Tuesday, July 31, 2007

Bittersweet Victory

I was flipping from one webpage to another, reading different bloggers' reactions to the Asia Cup victory by the Iraqi team. And then I got to BT's page, and it just resonated within me, because I was thinking of someone else, someone who would have celebrated this victory with such gusto, had he been with us today. I was thinking of Cousin A, who watched the Asia Cup final in his aunt's house in the US, by himself, thousands of miles from his family. I'm sure he thought of how much funner it would have been had he been sitting in the middle of his father, cousins, brothers, watching the game, like he had watched hundreds of other games. I'm sure he wished he could have joined in his people's street celebrations. I'm sure he thought of his brother Bilal, and how he would have enjoyed this so much. All I could think about was how a few short months ago, after the elections in January, Bilal was joining in his political party's street celebrations. driving around with his friends, beeping their car horns, flying their flags. How he would have done the same today with Iraq's win in the Asia cup, beeping his car horns, flying his flag, popping his fire crackers... . Allah yirhamuh and all of Baghdad's martyrs. Bittersweet victory...

Monday, July 16, 2007

Days Gone By

Bilal and my oldest the night before we left Baghdad. December 2006.

My husband is here from Baghdad for a short visit. We spend a lot of time at his parents' house, with his cousin 'A', here from Baghdad, attempting to move on with his life. 'A' is mashaAllah, in good spirits, not only laughing, but most importantly, making all of us around him laugh. He's brought a beautiful touch of Baghdad back here with him.
We sit with him and listen to his stories of Baghdad, and reminisce with him. He mentions his brother, Bilal, Allah yirhamuh, often. When we're eating, taking pictures, playing. He shows us old videos and photos. I realize how everything reminds him of his brother, and of home. But I'm impressed by his ability to stay strong and cheerful and to make everyone around him smile and laugh. I see him when he has his dark moments, but he manages to move on. May Allah keep him strong and cheerful always.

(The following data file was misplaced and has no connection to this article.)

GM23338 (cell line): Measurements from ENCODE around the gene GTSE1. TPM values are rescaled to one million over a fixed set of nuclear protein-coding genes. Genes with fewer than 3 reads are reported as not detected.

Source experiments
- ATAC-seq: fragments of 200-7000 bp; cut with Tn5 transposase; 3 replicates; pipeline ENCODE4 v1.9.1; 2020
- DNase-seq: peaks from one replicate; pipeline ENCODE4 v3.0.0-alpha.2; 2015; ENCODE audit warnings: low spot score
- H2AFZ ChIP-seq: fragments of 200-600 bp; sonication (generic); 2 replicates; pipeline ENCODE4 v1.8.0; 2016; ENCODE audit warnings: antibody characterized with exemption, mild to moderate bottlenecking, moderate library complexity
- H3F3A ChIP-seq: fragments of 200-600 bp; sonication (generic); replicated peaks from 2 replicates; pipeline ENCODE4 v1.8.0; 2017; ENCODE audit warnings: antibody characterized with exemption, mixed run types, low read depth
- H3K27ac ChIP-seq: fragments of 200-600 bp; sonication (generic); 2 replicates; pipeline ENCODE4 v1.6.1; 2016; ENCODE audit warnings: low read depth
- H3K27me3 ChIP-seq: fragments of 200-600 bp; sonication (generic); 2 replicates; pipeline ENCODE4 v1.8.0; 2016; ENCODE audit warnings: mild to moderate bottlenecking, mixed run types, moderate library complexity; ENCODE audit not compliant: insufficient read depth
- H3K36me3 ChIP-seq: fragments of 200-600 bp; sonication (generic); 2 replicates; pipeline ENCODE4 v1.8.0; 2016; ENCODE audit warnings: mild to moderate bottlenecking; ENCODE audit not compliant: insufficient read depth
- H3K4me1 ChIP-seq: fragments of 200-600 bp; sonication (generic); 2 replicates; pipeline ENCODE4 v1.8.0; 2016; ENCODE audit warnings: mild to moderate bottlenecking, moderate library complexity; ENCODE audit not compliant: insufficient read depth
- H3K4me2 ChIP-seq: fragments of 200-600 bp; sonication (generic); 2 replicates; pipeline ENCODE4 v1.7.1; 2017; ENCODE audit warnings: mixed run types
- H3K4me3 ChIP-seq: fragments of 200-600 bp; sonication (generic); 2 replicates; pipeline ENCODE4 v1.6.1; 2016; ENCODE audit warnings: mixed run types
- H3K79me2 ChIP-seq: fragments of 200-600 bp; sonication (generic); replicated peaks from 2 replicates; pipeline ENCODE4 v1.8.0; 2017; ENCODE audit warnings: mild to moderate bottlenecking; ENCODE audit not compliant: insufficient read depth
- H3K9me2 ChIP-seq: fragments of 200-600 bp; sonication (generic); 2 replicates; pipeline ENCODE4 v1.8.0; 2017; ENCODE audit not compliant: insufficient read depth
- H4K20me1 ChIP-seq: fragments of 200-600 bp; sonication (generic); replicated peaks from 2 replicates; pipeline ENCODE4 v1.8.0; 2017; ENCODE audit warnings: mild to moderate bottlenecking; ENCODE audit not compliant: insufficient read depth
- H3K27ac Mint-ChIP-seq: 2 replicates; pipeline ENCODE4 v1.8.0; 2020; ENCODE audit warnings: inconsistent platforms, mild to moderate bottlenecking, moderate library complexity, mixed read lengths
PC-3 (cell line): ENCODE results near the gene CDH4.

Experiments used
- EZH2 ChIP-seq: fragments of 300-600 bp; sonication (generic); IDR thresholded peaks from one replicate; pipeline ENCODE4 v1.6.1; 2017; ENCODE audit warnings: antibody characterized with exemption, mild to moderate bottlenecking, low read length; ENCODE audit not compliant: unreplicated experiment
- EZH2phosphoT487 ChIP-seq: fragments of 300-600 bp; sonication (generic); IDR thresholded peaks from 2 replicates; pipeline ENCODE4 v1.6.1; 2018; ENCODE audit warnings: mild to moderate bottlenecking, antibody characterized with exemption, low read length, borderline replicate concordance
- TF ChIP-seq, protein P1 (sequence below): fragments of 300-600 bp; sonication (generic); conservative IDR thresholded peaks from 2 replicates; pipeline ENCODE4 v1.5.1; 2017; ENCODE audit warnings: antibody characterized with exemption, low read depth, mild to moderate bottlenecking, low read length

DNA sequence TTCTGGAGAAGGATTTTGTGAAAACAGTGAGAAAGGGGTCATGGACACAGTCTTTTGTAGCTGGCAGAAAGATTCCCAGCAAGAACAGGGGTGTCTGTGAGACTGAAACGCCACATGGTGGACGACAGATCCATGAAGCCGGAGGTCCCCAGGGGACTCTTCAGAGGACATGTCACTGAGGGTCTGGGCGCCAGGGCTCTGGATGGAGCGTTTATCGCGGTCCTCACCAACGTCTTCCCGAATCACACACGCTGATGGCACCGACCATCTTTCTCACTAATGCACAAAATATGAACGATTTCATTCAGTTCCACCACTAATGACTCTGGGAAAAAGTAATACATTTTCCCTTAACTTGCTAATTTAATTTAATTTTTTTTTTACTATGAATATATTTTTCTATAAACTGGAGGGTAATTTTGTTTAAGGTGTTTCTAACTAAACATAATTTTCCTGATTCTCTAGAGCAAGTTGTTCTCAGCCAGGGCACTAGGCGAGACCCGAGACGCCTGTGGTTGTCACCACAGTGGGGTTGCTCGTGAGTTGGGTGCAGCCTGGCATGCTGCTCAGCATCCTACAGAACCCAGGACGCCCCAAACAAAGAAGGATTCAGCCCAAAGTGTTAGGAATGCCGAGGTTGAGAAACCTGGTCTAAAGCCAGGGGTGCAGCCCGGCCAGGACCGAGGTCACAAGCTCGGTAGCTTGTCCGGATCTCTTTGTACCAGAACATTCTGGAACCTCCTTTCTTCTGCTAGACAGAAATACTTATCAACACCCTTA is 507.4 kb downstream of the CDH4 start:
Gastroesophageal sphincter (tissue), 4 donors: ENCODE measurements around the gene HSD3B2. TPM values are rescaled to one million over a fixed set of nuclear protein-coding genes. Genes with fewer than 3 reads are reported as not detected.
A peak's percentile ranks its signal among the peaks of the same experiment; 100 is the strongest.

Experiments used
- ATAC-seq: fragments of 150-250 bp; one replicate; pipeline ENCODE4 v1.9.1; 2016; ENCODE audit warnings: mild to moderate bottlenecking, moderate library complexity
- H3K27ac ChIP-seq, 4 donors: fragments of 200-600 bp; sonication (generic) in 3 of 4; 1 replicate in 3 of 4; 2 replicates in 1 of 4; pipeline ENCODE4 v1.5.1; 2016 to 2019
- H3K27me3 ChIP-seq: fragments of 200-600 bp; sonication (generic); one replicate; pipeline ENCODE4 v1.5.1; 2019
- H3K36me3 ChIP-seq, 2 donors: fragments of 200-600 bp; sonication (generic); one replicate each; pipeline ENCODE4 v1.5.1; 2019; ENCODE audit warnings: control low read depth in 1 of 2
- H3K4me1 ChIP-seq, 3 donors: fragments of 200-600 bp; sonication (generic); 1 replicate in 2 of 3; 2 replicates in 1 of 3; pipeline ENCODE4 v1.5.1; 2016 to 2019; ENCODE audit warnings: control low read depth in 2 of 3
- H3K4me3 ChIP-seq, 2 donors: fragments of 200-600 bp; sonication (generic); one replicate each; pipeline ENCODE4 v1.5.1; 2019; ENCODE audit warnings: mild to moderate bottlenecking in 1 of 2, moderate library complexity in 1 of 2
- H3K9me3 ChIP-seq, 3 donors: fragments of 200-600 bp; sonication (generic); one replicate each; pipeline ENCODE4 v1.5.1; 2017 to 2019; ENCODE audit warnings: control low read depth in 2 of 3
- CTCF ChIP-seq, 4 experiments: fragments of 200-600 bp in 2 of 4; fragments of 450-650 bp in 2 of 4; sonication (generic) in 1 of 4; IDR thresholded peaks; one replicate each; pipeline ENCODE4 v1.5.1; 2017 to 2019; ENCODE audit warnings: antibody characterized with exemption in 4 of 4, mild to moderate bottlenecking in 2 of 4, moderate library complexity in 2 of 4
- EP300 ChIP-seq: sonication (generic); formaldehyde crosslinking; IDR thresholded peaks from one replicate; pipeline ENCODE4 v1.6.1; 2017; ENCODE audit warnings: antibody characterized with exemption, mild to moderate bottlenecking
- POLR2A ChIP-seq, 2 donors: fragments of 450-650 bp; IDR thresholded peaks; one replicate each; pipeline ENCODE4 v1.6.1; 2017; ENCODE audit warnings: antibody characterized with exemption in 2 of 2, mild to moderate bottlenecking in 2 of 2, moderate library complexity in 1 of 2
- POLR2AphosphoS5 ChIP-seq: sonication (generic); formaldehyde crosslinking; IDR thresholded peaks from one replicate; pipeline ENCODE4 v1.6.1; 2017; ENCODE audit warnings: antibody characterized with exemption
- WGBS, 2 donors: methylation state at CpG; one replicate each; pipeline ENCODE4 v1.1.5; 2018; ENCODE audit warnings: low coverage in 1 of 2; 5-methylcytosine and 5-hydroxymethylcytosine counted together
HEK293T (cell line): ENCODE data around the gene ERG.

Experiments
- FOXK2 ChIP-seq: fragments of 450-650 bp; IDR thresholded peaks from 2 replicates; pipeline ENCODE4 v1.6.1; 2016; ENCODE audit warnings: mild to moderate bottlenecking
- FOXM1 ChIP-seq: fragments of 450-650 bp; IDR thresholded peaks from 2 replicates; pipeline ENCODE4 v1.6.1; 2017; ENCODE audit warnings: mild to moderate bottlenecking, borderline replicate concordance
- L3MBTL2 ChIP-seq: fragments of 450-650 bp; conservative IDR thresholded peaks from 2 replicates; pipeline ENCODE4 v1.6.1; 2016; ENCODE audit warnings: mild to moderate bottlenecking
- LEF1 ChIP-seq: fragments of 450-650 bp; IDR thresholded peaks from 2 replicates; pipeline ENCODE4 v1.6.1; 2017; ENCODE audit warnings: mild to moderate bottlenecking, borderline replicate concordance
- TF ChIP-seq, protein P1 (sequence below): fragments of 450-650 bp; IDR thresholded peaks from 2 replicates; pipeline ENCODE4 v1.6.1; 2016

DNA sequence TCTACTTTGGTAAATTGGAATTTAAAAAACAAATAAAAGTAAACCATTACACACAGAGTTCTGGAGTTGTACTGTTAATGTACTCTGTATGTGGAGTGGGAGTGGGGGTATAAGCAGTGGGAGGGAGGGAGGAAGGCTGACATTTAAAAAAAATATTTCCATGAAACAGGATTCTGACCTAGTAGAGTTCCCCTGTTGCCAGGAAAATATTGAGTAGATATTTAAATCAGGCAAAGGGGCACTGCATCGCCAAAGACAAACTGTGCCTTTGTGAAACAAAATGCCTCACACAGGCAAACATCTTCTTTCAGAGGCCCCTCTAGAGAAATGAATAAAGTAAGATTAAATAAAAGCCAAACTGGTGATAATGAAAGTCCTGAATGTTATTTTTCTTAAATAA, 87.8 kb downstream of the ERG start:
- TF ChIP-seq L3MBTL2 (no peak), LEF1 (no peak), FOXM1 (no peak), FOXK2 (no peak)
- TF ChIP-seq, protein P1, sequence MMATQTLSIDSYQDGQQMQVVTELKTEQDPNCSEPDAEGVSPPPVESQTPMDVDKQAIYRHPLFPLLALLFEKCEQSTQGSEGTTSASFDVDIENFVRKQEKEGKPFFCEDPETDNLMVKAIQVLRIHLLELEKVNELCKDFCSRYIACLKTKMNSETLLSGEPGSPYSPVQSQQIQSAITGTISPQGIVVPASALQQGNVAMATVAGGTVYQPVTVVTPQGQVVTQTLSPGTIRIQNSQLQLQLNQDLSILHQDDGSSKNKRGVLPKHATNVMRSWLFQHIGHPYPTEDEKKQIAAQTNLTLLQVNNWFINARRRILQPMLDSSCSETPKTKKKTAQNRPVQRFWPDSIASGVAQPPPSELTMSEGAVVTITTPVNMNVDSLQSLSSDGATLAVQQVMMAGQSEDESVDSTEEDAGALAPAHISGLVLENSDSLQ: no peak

The other day we were sitting and he was going through his wedding pictures. A day of celebration and smiles and happiness. Flipping through those pictures was like looking at a summary of Baghdad today. 'A' pointed at the people in his picture, 'This one was killed, this one left the country, and this one, May God grant him freedom, was taken.' Three fourths of the people in his photos had left Baghdad, or been killed, or were kidnapped by one force or another. And these pictures were from less than three years ago. In such a short period of time, life has changed so much for these people. SubhanaAllah, if I knew the future, I would do so much good.

Friday, July 06, 2007

Iraqi Refugees

It's not easy to just up and leave your home, family and country. Even though life in Baghdad is horrific at best these days, leaving it isn't that easy.
My husband's cousin and best friend, 'A', 26, left Baghdad earlier this week, and arrived here in the States yesterday. 'A' is Bilal's older brother. After his brother's kidnapping and murder, and after being threatened with his own life, he had to leave his country, separate from his family and attempt to start a new life.
He's here now, and people would say he is lucky. But he doesn't think so. He misses his family too much. His mother, father, siblings, wife of three years and his two little babies, the youngest all of one month old.
My heart goes out so deeply for 'A.' I think of myself living away from my husband, and thinking of him all the time, missing him in every step and being. And this is while I am surrounded by my family, my friends and my beautiful children. 'A''s life has been turned upside down. He's in a completely new country. He doesn't speak the language so fluently. He's away from his beloved, from his children, from his friends, from everyone he grew up with and lived with. He was a dentist in Baghdad, an educated, well placed man. Now, he has to start all over. He has to start from the zero, learning the language, making new friends, taking on any job that will accept him for now.
I hope that in a year he'll have set the foundation for a good life for him and his children. For now, my heart goes out to him and to all of Iraq's displaced people.